Concrete vandalism destroys natural beauty of our trails

PUBLISHED : Friday, 14 April, 2006, 12:00am
UPDATED : Friday, 14 April, 2006, 12:00am

Having taken part in the annual Trailwalker event on the MacLehose Trail for three consecutive years almost 20 years ago, I can still recall the endurance needed to negotiate the rugged footpaths snaking over the peaks of the New Territories. Alas, the natural aesthetics of this ancient series of trails are gone forever, and the MacLehose is now a concrete footpath, a long nanny stroll still requiring endurance, but infinitely less authentic. No wonder Trailwalker time records are regularly broken.

The MacLehose is not the only trail to be vandalised. Other ancient trails are also now covered in cement, their flora and fauna damaged, their village heritage of dry stone walls and paving stones destroyed.

It has been argued that cementing the trails prevents soil erosion. Actually, it worsens it. The rain water rushes around the concrete like a river around the pillars of a bridge, washing away soil and plants, and creating great gullies that leave the paths isolated like giant tombstones.


Kevin Sinclair's piece 'Atrocities with a cement mixer' (April 11), on the concrete paths proliferating in our countryside, struck a chord with me. I used to love walking along an earthen track from Wong Nai Chung Gap to Mount Butler Road. After describing its joys at length to a guest, we arrived at its starting point only to be bewildered by its transformation into a suburban road littered with dustbins, picnic tables and signs. The expectation seemed to be that walkers would generate waste every few paces and need reminding of where they were going just as regularly. This is in line with the general policy of sanitising the environment at the expense of its charms, as seen in the proposals for the Wan Chai market.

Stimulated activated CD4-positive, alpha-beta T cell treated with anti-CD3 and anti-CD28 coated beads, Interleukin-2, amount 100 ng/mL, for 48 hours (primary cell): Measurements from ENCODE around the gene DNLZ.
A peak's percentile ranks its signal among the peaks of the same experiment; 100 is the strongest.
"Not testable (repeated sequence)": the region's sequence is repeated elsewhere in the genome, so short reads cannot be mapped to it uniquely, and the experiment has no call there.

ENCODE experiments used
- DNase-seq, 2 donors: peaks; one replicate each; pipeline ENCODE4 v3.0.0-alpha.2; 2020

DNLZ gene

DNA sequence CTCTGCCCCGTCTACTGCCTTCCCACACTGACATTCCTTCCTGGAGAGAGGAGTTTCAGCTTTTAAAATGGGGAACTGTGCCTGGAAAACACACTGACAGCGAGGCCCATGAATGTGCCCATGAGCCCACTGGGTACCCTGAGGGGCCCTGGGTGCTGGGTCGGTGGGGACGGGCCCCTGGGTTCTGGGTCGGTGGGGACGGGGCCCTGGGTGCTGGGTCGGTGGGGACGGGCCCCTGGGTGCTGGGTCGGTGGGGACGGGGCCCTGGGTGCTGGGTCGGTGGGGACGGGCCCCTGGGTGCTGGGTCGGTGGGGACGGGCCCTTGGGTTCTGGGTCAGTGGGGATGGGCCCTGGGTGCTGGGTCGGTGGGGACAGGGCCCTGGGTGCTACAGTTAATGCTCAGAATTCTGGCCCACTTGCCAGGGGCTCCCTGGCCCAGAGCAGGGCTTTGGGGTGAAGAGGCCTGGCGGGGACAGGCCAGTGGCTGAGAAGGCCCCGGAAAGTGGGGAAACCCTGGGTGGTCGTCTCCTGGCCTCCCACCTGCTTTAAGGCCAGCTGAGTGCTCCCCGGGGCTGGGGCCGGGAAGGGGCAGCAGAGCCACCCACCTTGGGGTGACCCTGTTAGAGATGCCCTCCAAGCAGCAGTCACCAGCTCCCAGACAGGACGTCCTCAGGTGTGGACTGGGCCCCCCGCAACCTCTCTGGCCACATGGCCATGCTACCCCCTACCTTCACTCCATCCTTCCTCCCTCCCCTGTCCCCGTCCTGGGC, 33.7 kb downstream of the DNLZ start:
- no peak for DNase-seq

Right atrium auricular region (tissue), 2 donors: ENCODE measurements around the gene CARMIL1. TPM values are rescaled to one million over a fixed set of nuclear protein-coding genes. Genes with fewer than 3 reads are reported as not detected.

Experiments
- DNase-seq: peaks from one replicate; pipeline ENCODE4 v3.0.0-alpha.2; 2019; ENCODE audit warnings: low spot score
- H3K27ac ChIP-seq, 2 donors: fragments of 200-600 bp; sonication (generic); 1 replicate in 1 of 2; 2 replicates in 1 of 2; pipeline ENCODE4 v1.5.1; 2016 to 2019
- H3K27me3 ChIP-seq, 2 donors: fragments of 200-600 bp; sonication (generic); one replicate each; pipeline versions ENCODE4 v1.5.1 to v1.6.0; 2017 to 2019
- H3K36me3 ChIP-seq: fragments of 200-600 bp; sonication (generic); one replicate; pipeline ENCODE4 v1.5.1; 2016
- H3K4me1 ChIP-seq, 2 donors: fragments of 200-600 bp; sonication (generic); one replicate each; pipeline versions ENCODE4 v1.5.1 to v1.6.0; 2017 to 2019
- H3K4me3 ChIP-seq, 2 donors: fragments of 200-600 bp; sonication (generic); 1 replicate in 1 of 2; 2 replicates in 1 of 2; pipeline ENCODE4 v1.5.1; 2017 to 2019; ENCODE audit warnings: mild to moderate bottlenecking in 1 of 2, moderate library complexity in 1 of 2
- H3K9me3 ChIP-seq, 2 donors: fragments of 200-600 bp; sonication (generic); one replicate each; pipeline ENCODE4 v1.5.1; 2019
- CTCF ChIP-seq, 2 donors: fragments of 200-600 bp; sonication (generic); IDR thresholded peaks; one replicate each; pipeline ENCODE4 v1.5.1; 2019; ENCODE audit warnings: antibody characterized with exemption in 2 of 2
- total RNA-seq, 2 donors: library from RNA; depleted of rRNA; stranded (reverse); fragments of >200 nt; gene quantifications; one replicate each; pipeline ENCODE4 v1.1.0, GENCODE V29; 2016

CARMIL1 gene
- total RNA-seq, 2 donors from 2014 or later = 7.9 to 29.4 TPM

What makes Hong Kong perhaps unique is the way in which steep hills and valleys thickly-covered with vegetation are interwoven with spots of high urban density. Shielded by the sharp natural topography and dense overgrowth, one can be only a moment away from a highway or skyscraper and yet feel in touch with the natural world. Until, that is, the Department of Concrete (there surely must be such a department, and it surely must be one of the best-funded) comes along and plasters the path with cement, metal and plastic in what must be a determined effort to inject some of the Arcadian bliss of Central or Causeway Bay into the environment. I wonder what the next step might be? Perhaps installing escalators up the steeper inclines and piping music to us along the way, in the manner of Disneyland?


As Hong Kong residents, we are already surrounded by cement. We walk the trails because we want to leave the urban jungle behind us. If the countryside is turned into yet another urban jungle, where can we escape to? To the Agriculture, Fisheries and Conservation Department, please listen to the people of Hong Kong and leave the trails alone.

PHILIP HEUNG, Kowloon Tong